New York State Provides Death Benefits for Families of Front-Line Government Workers Who Die Due to COVID-19
The State of New York recently enacted a law that provides death benefits to the families of front-line workers who lost or will lose their lives due to COVID-19
The benefit is available for employees enrolled in various retirement systems including but not limited to the New York State Employees’ Retirement System, New York State Police and Fire Retirement System, and New York State Teachers’ Retirement System
The law takes effect immediately and is deemed to have been in full force and effect on or after March 1, 2020, and will expire on December 31, 2020
The State of New York recently enacted a law that provides death benefits to the families of front-line workers who lost their lives during the on-going state of emergency regarding the COVID-19 pandemic in New York. Gov. Andrew M. Cuomo signed the bill, S.8427/A.10528, on May 30, 2020.
The law takes effect immediately and is deemed to have been in full force and effect on or after March 1, 2020. However, the provisions of the law will expire and are deemed repealed on December 31, 2020.
This newly adopted benefit is available for employees enrolled in various retirement systems including but not limited to the New York State Employees’ Retirement System (NYSERS), New York State Police and Fire Retirement System (NYSPFRS), and New York State Teachers’ Retirement System (NYSTRS).
Under current law, the beneficiary of an active member who dies in service with three or more years of service is generally eligible for a benefit equal to three times the member’s most recent year’s salary from their retirement system. An accidental death benefit presently consists of a lifetime annuity of 50 percent of the member’s most recent year’s salary, but that benefit was limited in scope and coverage. This new law changes that benefit with regard to COVID-19.
Amending various current legal requirements, including the New York State Retirement and Social Security Law, the New York Education Law, the Public Authorities Law, and the Administrative Code of the City of New York, the new law creates an accidental death benefit for eligible public sector employees based on deaths related to COVID-19. The enactment of this change could increase employer contributions to the retirement systems, but given the absence of sufficient data at present, the actual financial impact may not be fully known for some time.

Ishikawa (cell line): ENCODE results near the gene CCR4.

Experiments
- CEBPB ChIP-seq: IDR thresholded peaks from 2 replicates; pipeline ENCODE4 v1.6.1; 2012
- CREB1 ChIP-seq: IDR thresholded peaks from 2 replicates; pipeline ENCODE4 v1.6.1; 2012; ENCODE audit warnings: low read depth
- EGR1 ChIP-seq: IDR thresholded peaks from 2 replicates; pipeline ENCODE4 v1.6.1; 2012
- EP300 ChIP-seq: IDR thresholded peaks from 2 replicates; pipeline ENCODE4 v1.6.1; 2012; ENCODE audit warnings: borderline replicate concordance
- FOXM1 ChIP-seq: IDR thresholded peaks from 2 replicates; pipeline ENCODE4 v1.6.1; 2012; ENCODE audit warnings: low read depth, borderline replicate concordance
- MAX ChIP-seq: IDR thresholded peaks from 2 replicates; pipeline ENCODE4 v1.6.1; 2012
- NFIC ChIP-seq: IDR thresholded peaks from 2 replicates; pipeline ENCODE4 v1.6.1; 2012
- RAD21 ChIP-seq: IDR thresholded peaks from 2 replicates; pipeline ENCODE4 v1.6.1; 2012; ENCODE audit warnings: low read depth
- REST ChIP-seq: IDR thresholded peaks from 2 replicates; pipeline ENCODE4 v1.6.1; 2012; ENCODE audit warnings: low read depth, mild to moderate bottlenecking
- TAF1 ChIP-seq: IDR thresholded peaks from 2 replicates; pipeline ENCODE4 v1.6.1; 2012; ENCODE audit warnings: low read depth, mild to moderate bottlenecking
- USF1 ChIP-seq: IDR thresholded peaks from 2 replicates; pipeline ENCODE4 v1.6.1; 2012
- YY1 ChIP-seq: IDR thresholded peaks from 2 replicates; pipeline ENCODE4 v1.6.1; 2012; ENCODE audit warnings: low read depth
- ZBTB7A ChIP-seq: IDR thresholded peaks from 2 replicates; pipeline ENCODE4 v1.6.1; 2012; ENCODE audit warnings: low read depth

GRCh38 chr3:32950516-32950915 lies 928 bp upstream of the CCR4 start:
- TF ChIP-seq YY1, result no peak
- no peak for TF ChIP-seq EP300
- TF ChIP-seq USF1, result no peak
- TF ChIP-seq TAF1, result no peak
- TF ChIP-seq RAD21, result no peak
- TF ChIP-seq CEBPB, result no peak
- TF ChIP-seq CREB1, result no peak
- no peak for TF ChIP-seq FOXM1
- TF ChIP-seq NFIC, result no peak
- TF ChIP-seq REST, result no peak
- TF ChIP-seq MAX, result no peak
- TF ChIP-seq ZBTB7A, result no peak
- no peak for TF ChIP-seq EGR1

The circumstances triggering eligibility under this new enactment include:
- The employee worked on or after March 1, 2020;
- The employee worked in person, whether at the normal place of work or at another assigned place of work;
- The employee contracted COVID-19 within 45 days of working;
- The employee died on or before December 31, 2020; and
- COVID-19 caused or contributed to the member’s death.
It must be noted that no proof that the employee contracted COVID-19 at the workplace is required. The only proof required to secure this enhanced benefit involves: (1) a physician, nurse practitioner, or physician’s assistant diagnosing COVID-19 or a diagnostic test confirming COVID-19; and (2) either the death certificate stating that COVID-19 caused or contributed to death or a physician, nurse practitioner, or physician’s assistant certifying that COVID-19 caused or contributed to the death.
Once the beneficiary of the deceased employee demonstrates the proof above, the normal accidental death benefit is now mandatory for a COVID-19 related death. Under this new law, any ordinary death benefit which has already been paid will be used as an offset against the accidental death benefit.
The bill also extends the accidental death benefit to employees who retired on or after March 1, 2020 but before July 1, 2020, and otherwise meet the criteria stated above. Under those circumstances, the retired member’s statutory beneficiary may, within 90 days of such member’s retirement, or September 1, 2020, whichever is later, elect to convert the retirement benefit into an accidental death benefit.
Public employers should note that the law expressly authorizes the heads and boards of the covered retirement systems to promulgate rules and regulations to implement the provisions of the bill, including guidance on what shall constitute a positive diagnosis of COVID-19 from a physician, nurse practitioner, or physician’s assistant in the absence of a laboratory test.
For more information or immediate guidance, contact:
- Christopher P. Maugans
- Matthew C. Van Vessem
- Kristin Klein Wheaton
- Sean P. Beiter
- Or another member of Goldberg Segalla’s Municipal and Government Law practice